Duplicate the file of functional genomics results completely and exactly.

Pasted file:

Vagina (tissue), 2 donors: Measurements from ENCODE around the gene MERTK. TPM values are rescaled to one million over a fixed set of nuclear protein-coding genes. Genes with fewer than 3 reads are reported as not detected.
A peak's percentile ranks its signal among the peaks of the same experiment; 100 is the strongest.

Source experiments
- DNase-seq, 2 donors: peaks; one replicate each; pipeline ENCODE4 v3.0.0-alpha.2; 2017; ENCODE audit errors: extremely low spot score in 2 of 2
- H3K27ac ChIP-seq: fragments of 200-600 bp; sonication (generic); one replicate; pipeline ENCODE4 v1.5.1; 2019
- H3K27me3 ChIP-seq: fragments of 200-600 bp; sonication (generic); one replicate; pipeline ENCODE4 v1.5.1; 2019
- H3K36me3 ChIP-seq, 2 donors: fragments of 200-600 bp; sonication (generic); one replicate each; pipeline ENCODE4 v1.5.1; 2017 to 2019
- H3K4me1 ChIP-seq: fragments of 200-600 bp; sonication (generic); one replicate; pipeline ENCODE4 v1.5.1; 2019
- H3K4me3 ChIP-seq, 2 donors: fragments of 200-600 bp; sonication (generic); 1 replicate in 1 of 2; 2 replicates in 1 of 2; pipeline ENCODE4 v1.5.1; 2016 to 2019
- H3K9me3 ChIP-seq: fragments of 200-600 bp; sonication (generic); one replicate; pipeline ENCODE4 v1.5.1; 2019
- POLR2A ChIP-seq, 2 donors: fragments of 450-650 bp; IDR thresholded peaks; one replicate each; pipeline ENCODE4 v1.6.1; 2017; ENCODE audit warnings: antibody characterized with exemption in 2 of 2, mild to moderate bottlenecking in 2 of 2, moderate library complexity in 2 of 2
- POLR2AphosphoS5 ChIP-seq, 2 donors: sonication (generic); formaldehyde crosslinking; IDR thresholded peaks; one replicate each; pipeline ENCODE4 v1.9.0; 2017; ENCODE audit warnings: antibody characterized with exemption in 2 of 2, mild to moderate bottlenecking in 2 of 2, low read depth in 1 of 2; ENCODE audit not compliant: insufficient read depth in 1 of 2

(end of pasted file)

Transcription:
Vagina (tissue), 2 donors: Measurements from ENCODE around the gene MERTK. TPM values are rescaled to one million over a fixed set of nuclear protein-coding genes. Genes with fewer than 3 reads are reported as not detected.
A peak's percentile ranks its signal among the peaks of the same experiment; 100 is the strongest.

Source experiments
- DNase-seq, 2 donors: peaks; one replicate each; pipeline ENCODE4 v3.0.0-alpha.2; 2017; ENCODE audit errors: extremely low spot score in 2 of 2
- H3K27ac ChIP-seq: fragments of 200-600 bp; sonication (generic); one replicate; pipeline ENCODE4 v1.5.1; 2019
- H3K27me3 ChIP-seq: fragments of 200-600 bp; sonication (generic); one replicate; pipeline ENCODE4 v1.5.1; 2019
- H3K36me3 ChIP-seq, 2 donors: fragments of 200-600 bp; sonication (generic); one replicate each; pipeline ENCODE4 v1.5.1; 2017 to 2019
- H3K4me1 ChIP-seq: fragments of 200-600 bp; sonication (generic); one replicate; pipeline ENCODE4 v1.5.1; 2019
- H3K4me3 ChIP-seq, 2 donors: fragments of 200-600 bp; sonication (generic); 1 replicate in 1 of 2; 2 replicates in 1 of 2; pipeline ENCODE4 v1.5.1; 2016 to 2019
- H3K9me3 ChIP-seq: fragments of 200-600 bp; sonication (generic); one replicate; pipeline ENCODE4 v1.5.1; 2019
- POLR2A ChIP-seq, 2 donors: fragments of 450-650 bp; IDR thresholded peaks; one replicate each; pipeline ENCODE4 v1.6.1; 2017; ENCODE audit warnings: antibody characterized with exemption in 2 of 2, mild to moderate bottlenecking in 2 of 2, moderate library complexity in 2 of 2
- POLR2AphosphoS5 ChIP-seq, 2 donors: sonication (generic); formaldehyde crosslinking; IDR thresholded peaks; one replicate each; pipeline ENCODE4 v1.9.0; 2017; ENCODE audit warnings: antibody characterized with exemption in 2 of 2, mild to moderate bottlenecking in 2 of 2, low read depth in 1 of 2; ENCODE audit not compliant: insufficient read depth in 1 of 2